12 May 2005

Quantum error correction fails only when you don't use it

This (or a more formal version) is going to get posted to the arxiv, unless one of my quantum compadres tells me why I shouldn't do it.

In "Quantum error correction fails for Hamiltonian models" (quant-ph/0411008), Alicki argues that when our controls are Hamiltonians of bounded strength (say the gate time is t_0), error correction fails. How badly does it fail? Well, suppose we want to protect a single logical qubit, and have M physical qubits, which are subject to independent depolarizing noise at rate lambda2. Then he says that every encode-protect-decode cycle of arbitrary length has fidelity no greater than exp(-M t_0 lambda2). First of all, I think there must be a mistake somewhere since increasing M shouldn't necessarily make the system decohere faster; after all you can always add qubits that you don't use. Worryingly, I can't find the mistake... Second of all, this doesn't mean that fault-tolerance, or even error-correction, don't work. His analysis (minus the math) is roughly as follows. You start and end with an unencoded qubit. The Hamiltonian has finite strength, so the qubit must be unencoded for the first O(t_0) time and the last O(t_0) time. During this time errors act on it.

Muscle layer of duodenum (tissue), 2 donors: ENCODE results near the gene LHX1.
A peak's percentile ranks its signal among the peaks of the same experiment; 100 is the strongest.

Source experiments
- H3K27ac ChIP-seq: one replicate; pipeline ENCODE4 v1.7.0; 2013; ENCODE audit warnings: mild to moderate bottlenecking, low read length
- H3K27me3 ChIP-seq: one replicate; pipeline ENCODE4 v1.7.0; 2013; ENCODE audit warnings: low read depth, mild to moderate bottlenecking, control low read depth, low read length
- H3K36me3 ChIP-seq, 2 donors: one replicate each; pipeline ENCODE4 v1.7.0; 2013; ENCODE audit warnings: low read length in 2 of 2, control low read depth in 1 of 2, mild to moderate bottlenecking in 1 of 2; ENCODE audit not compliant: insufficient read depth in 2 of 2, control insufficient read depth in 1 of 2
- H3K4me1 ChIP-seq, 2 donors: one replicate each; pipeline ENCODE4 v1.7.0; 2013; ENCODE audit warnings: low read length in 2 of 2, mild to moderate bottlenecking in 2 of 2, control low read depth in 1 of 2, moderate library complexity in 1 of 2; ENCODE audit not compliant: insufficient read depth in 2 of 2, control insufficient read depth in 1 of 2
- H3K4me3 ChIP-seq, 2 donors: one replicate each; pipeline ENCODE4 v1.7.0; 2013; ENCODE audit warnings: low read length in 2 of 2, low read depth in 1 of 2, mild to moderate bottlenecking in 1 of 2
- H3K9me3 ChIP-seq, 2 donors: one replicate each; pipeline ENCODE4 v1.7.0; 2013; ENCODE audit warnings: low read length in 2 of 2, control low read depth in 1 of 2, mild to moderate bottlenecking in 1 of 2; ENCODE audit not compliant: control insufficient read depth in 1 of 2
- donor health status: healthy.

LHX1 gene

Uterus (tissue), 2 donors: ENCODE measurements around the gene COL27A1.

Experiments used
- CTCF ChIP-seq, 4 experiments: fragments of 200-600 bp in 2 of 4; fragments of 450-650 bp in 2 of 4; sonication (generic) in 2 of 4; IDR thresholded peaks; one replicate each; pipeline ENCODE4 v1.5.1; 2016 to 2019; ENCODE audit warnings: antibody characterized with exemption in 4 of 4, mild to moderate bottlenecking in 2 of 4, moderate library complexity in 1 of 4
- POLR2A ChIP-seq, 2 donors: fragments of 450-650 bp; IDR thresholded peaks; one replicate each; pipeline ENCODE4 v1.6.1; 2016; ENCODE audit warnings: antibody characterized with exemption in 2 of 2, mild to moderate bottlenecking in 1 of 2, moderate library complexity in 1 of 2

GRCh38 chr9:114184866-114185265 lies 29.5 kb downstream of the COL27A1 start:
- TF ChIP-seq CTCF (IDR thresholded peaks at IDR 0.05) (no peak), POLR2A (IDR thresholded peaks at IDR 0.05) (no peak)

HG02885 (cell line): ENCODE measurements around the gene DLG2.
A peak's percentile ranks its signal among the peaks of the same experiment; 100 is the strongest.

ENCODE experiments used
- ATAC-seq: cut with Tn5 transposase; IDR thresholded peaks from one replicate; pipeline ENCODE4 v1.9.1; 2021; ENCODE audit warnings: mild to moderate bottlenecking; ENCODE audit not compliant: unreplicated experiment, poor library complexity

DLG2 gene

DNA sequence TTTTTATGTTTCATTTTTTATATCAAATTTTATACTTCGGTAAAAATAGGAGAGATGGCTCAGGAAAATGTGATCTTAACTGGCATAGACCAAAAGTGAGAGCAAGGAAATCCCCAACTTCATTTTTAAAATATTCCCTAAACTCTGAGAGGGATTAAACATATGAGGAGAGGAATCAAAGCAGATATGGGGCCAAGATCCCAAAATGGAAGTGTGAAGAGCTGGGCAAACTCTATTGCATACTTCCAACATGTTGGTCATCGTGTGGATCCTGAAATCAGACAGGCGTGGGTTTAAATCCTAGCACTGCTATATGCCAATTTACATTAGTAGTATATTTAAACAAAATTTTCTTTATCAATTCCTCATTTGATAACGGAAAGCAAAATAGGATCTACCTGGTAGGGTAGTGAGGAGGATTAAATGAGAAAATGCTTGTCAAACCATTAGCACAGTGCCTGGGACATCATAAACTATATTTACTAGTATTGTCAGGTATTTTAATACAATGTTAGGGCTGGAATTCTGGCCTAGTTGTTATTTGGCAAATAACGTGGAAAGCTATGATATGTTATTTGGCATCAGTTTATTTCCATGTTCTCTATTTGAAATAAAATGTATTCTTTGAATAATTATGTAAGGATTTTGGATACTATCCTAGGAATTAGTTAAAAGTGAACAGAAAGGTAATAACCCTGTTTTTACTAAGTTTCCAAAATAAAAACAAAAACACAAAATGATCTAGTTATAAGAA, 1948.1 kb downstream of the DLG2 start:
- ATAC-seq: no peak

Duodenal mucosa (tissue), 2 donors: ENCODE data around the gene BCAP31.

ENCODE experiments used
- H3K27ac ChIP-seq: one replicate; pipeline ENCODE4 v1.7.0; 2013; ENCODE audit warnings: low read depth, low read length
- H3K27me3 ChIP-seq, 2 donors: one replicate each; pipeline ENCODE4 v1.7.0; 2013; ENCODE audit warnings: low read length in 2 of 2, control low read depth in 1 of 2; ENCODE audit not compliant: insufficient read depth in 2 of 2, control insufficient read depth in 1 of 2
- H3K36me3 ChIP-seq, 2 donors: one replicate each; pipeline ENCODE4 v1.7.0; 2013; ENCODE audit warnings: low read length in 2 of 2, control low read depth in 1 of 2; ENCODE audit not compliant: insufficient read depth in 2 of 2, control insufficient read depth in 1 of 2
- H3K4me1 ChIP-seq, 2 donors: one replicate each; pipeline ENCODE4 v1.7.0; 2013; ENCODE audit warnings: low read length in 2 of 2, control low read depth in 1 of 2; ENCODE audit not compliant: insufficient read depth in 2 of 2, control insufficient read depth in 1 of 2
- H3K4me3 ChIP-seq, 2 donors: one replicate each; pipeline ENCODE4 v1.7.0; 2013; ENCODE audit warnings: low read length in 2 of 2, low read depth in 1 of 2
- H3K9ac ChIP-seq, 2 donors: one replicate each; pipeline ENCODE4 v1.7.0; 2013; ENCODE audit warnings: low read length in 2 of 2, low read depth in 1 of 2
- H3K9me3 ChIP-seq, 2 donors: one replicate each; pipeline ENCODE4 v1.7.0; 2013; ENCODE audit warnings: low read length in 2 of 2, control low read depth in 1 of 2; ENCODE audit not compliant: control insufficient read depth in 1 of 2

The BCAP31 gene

This means the problem isn't that your Hamiltonians aren't infinitely fast. The problem is leaving a qubit sit around unprotected by any code. In FTQC this doesn't happen. Computatons map one encoded state to another. Ergo no problem.

This argument could be better written, but hopefully the point is clear.

1 comment:

Dave Bacon said...

From what I read of the Alicki result, I agree totally.

In fact, I would go even further and argue that unencoded computation of ANY form (classical or quantum) does not exist (or we've never seen it.) While we like to think our bits are perfect little peices of information, they are nothing of the sort but only appear so through the digitizing effect of majority voting.